Vigneron looks back on 40-year career

It was a quiet night at the Chateau Leamon winery when Alma Leamon and husband Philip received a phone call from the organisers of the National Wine Show. 

“They asked us if we were going to come up to Canberra for their awards night and Philip asked them why,” Mrs Leamon said. 

“They told us we had won the Small Winemakers Trophy with our cabernet sauvignon and could we please attend the dinner in order to accept the prize. 

“It was 1977 and our first vintage and we were so excited. We knew we were going to be all right, that the search for the pot of gold just might come off.”

Mrs Leamon’s son Ian soon joined the family business. 

“He studied wine science at Wagga Wagga, NSW, and would come home on weekends to help us with the vintage,” Mrs Leamon said. “He is a driving force in the winery and without him I wouldn’t have been able to carry on.”

Chateau Leamon, later renamed Leamon Estate, was established in 1972 when Mrs Leamon and her husband (now deceased) bought a small 10-acre mixed farm on the Calder Highway. Over the years plantings of cabernet sauvignon, semillon and riesling were made and then the couple added another 10 acres.   

In the early days Mrs Leamon worked as a law clerk with Cohen Kirby and Iser and Philip Leamon worked for the State Elecricity Commission.

“In the those days I was working all week in the office and on weekends I’d be in the winery,” Mrs Leamon said. 

“I was nervous when we started. My husband didn’t have a winemaking background so we started from scratch. We would travel to Ballarat and Mildura to attend seminars and try to find out what we should be doing.

“There were only three other (local) wineries at the time – Balgownie, Chateau Dore and Waterwheel. 

“We got a lot of help and advice from Stuart Anderson of Balgownie who was very generous with his time. Later, when more people started up wineries in the district we helped them, we could return the favour.”

When the Leamons applied for their vigneron’s licence, Mrs Leamon said they were number 35. The latest figure she heard was that there were 480 licences in Victoria, an obvious indication of how much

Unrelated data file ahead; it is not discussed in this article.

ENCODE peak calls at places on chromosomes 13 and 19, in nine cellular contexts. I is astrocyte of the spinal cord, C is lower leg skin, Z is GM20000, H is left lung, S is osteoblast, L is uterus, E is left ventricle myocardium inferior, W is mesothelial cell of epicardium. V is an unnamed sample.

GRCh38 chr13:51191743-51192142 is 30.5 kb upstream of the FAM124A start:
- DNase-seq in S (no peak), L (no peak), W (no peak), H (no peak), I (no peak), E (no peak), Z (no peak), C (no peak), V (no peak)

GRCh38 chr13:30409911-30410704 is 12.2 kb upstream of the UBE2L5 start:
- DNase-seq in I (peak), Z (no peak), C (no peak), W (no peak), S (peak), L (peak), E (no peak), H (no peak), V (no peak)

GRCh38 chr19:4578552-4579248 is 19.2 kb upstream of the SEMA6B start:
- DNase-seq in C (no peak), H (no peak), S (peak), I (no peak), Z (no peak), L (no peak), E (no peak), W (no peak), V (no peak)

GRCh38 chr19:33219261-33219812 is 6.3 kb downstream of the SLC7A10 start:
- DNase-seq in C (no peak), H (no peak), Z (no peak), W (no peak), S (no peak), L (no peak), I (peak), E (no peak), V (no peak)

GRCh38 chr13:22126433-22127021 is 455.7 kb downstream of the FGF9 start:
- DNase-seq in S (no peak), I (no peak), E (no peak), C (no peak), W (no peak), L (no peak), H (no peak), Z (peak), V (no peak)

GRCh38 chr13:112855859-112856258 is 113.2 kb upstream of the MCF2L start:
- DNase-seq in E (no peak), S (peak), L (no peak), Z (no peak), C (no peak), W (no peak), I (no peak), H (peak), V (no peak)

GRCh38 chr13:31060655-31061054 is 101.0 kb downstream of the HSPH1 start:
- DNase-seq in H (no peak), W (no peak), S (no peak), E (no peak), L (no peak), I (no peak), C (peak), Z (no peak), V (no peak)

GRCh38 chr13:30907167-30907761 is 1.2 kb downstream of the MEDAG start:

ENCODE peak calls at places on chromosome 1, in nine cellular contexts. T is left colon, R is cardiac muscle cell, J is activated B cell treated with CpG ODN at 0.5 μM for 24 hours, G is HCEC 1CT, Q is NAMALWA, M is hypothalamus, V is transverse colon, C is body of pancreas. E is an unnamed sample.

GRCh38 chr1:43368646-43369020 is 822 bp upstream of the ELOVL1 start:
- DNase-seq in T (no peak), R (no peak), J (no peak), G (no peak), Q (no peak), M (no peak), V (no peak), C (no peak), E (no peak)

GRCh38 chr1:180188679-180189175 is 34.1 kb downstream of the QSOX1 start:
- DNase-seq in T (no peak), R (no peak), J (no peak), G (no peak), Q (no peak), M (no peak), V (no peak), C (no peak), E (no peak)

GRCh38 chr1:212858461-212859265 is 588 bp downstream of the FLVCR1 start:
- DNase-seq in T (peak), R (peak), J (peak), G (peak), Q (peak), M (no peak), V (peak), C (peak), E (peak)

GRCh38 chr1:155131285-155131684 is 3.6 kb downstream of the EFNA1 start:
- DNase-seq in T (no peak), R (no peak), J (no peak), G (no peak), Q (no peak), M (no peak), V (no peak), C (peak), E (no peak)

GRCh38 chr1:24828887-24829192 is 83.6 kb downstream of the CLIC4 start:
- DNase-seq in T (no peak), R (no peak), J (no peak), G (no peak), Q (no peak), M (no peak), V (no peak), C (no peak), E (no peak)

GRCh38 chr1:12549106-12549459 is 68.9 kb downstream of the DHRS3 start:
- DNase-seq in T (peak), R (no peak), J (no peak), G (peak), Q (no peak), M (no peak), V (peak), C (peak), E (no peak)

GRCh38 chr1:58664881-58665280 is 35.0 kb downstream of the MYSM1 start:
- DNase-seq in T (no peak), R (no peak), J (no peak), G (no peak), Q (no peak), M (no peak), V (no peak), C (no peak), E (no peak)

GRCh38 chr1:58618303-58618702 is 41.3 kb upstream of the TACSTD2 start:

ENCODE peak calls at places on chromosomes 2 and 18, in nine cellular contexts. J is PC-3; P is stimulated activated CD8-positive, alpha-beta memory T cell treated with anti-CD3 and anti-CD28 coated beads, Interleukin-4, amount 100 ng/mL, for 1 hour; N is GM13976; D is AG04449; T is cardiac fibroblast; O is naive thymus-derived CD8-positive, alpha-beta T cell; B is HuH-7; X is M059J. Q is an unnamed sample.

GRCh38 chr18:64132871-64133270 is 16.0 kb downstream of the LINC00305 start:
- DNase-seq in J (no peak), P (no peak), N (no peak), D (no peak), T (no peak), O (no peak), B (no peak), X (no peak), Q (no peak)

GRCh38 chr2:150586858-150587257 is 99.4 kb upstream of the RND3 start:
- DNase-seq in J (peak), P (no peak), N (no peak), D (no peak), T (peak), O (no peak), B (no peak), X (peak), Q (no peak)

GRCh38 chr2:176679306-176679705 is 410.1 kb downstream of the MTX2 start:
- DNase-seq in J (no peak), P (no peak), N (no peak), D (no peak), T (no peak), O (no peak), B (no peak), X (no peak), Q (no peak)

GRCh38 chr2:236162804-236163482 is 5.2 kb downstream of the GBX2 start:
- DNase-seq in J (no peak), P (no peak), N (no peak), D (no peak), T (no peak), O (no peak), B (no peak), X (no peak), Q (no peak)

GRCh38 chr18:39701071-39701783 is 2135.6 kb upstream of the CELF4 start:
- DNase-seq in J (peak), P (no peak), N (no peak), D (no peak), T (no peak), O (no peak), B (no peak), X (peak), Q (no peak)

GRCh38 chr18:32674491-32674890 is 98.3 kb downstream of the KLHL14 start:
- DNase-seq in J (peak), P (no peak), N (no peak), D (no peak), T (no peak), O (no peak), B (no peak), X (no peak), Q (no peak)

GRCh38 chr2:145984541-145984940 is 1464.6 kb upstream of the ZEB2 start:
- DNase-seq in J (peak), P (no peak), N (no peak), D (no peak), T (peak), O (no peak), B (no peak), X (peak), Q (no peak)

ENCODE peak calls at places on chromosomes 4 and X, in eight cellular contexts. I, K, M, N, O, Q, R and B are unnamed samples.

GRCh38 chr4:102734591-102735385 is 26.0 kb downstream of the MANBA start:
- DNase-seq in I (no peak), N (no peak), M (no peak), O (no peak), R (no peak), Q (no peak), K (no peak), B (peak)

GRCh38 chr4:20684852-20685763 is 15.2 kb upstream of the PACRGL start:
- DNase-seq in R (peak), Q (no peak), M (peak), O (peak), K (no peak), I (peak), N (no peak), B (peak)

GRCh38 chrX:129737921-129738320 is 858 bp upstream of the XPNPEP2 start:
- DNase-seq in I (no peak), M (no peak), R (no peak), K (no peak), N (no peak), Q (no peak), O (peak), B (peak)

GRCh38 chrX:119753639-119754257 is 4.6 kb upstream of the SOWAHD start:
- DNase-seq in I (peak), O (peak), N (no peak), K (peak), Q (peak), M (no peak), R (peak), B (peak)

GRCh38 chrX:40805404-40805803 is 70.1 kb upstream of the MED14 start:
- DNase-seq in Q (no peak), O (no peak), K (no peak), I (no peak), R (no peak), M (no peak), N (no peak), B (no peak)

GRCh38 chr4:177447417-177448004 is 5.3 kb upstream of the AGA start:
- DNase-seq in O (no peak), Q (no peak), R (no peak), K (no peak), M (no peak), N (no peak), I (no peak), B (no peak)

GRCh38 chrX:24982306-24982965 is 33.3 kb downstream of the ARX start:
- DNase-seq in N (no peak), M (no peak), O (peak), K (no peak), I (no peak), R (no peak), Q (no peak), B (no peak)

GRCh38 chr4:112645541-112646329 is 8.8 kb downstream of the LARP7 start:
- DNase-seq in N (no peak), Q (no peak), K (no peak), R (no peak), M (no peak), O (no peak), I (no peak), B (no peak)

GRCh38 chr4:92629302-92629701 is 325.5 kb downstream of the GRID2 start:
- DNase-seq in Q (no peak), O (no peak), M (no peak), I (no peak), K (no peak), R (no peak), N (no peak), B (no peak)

winemaking has grown.

Mrs Leamon said in the early years they didn’t have to worry about marketing. 

“Most of our sales were cellar door and direct to retail outlets. It was easier then. The supermarkets would shut at lunchtime on Saturdays and people were more inclined to get in the car and do a tour of the wineries. 

“But then, of course, the wine industry really took off and we had to concentrate more on marketing.”

It wasn’t until the early ’90s that Mrs Leamon left her job as a law clerk and worked at the winery on a full-time basis. She took over all the administrative work and operated the cellar door. 

Mrs Leamon is an original member of the Bendigo Winegrowers Association and was its secretary for 10 years. She has been the chairperson of Bendigo Heritage Uncorked and helped establish the Bendigo Winemakers Festival. 

The Leamon Estate property was sold earlier this year. Leamon Estate is currently based in Harcout and intends to have a new release next year.     

After their first triumph at the National Wine Show, Leamon Estate won many awards over the years including runner-up to the prestigious Jimmy Watson Trophy in 1979 and 1985.

 “I’m 81 now and I finally retired last year when I was 80. I think I’m allowed to do that,” she said.

Mrs Leamon was reminiscing about her 40 years of involvement in the local wine industry. 

Much loved and respected by her fellow vignerons, her achievements will be celebrated by the Bendigo Winegrowers Association at a dinner tomorrow at 

La Piazza Restaurant.

Alma Leamon with wines from Leamon Estate.

Alma Leamon with wines from Leamon Estate.


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